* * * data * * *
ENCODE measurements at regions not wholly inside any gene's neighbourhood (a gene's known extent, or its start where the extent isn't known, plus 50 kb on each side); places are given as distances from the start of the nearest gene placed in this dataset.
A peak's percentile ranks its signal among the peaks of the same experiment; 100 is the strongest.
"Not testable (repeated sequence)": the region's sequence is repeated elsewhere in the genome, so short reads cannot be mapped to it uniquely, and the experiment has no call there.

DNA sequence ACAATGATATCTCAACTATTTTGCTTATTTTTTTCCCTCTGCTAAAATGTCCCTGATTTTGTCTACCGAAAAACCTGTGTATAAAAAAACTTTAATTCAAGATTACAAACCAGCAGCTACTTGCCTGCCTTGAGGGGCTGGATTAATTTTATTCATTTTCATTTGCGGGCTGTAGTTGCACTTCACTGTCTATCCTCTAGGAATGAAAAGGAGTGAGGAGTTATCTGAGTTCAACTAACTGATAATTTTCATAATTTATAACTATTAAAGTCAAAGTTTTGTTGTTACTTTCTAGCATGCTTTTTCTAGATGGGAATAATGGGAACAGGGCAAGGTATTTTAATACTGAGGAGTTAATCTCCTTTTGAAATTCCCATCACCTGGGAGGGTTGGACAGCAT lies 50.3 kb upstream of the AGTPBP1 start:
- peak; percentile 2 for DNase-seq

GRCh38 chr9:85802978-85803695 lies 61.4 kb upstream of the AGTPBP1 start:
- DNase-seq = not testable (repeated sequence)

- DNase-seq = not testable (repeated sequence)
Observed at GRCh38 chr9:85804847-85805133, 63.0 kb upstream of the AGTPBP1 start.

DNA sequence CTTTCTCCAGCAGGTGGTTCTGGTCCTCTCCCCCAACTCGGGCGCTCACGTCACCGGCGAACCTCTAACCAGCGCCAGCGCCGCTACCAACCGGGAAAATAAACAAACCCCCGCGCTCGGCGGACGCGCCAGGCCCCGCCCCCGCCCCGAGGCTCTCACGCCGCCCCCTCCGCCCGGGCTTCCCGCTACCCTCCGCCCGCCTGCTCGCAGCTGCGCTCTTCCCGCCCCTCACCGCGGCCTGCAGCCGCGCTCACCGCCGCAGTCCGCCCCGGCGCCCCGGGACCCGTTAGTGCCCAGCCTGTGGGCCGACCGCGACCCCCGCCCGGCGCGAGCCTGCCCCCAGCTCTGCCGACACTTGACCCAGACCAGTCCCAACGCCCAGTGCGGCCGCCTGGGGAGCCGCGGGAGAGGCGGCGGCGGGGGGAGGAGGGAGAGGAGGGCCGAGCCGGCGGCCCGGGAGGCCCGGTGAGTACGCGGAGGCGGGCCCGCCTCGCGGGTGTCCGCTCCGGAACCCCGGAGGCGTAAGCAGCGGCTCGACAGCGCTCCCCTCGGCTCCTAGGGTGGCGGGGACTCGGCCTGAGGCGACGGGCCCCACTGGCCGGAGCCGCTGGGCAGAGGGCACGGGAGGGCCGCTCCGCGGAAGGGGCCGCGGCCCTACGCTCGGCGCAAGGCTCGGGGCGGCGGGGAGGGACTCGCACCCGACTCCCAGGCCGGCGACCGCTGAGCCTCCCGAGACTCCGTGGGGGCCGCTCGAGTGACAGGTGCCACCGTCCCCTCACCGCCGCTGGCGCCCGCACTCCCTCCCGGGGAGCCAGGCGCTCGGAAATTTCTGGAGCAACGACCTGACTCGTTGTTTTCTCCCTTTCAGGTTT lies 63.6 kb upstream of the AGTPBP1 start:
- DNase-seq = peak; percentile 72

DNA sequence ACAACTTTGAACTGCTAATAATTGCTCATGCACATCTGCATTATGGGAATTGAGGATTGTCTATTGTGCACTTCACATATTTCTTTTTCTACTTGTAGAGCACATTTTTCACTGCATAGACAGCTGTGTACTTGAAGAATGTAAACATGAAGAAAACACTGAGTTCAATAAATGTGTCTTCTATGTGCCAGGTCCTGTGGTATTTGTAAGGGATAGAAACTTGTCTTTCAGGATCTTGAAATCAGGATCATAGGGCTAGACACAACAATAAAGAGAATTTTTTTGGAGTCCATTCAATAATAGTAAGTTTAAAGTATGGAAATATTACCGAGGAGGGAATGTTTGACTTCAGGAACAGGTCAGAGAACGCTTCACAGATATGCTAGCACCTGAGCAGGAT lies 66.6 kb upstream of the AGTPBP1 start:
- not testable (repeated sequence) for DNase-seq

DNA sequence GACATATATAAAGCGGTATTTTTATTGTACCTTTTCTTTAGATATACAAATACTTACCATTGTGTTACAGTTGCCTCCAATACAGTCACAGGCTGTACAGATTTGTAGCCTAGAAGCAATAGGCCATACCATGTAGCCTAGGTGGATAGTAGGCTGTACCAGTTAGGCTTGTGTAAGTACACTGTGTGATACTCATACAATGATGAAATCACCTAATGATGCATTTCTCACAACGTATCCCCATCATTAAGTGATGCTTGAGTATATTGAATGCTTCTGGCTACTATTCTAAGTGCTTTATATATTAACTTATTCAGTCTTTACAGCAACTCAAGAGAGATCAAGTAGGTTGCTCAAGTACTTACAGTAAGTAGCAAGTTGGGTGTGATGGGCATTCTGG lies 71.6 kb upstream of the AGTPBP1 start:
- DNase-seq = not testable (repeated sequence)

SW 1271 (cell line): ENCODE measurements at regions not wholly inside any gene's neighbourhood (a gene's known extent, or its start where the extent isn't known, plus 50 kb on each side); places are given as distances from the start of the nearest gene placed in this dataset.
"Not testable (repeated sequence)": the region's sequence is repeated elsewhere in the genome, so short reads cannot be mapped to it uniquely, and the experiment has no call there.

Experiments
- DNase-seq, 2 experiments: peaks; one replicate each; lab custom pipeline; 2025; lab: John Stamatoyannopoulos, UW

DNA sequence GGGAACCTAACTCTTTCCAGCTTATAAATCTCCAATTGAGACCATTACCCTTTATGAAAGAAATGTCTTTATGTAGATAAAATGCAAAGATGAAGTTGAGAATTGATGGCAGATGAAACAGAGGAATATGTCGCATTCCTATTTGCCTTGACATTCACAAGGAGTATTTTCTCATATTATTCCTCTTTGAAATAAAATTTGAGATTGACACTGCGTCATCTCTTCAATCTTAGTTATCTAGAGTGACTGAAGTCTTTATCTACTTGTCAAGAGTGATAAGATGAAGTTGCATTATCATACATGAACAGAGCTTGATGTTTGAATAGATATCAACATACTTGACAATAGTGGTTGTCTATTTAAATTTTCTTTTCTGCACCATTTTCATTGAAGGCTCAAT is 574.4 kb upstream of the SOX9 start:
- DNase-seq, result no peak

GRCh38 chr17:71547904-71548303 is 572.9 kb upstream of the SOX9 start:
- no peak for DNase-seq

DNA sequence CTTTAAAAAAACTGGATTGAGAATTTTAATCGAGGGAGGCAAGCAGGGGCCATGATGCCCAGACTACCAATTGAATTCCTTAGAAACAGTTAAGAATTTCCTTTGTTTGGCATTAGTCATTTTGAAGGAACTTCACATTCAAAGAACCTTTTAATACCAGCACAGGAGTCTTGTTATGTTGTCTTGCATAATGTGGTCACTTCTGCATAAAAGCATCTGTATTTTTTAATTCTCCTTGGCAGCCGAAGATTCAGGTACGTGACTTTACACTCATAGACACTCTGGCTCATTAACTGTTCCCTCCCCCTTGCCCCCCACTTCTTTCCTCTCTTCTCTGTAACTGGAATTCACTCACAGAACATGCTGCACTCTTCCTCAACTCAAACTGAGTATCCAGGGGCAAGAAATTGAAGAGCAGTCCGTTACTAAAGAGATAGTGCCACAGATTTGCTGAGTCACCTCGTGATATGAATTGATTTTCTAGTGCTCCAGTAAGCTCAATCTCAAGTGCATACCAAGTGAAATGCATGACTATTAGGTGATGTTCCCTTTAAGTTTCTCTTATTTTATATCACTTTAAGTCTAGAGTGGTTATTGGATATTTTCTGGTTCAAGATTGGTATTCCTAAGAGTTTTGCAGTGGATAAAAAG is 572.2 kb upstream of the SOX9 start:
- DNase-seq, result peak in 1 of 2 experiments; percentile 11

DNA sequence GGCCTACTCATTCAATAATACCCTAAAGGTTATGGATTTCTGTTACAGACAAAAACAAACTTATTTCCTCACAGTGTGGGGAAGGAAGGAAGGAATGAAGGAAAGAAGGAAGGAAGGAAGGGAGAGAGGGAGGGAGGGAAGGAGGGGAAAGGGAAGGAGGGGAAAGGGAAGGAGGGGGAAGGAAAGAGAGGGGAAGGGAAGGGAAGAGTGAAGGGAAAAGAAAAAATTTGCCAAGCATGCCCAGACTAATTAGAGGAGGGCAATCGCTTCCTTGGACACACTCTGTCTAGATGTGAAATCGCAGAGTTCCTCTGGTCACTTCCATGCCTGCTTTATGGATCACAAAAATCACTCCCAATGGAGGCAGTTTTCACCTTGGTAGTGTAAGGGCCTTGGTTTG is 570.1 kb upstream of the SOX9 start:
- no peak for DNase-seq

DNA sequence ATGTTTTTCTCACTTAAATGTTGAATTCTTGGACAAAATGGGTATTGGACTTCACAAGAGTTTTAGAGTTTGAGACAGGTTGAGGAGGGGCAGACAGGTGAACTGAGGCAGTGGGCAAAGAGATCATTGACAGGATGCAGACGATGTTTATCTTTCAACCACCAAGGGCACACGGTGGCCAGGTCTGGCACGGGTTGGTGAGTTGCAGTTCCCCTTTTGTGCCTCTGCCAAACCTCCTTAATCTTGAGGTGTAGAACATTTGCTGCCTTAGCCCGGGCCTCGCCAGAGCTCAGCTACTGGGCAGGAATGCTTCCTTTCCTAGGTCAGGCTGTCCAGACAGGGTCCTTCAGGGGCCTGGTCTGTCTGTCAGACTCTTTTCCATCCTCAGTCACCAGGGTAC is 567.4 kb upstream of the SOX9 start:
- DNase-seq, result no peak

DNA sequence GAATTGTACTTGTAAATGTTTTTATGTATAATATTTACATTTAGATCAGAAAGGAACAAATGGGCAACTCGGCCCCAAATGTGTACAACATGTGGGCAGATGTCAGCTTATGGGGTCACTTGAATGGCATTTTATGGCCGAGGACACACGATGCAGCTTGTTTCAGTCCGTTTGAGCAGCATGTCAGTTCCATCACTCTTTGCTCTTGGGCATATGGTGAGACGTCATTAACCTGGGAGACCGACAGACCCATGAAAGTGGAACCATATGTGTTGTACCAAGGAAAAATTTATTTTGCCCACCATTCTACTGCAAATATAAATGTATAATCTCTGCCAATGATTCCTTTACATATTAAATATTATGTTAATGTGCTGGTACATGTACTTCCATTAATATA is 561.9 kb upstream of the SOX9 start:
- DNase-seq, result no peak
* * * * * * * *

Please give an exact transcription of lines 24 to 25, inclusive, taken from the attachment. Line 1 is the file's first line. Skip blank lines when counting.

DNA sequence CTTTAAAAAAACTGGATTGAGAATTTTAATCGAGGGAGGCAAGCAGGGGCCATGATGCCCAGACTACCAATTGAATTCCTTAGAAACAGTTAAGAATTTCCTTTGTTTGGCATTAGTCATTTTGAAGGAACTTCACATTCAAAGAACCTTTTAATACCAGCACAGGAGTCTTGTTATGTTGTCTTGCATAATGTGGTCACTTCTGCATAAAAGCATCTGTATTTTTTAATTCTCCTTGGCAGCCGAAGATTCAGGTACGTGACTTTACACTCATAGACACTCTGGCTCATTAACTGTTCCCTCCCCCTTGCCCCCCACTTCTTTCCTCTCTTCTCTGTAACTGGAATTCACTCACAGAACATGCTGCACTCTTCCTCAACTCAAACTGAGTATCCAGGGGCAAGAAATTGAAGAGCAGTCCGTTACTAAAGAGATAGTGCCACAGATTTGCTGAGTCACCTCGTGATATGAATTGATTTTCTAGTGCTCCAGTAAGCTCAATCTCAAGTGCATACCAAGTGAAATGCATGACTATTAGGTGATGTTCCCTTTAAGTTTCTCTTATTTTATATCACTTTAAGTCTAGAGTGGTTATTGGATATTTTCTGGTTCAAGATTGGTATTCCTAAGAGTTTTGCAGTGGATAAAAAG is 572.2 kb upstream of the SOX9 start:
- DNase-seq, result peak in 1 of 2 experiments; percentile 11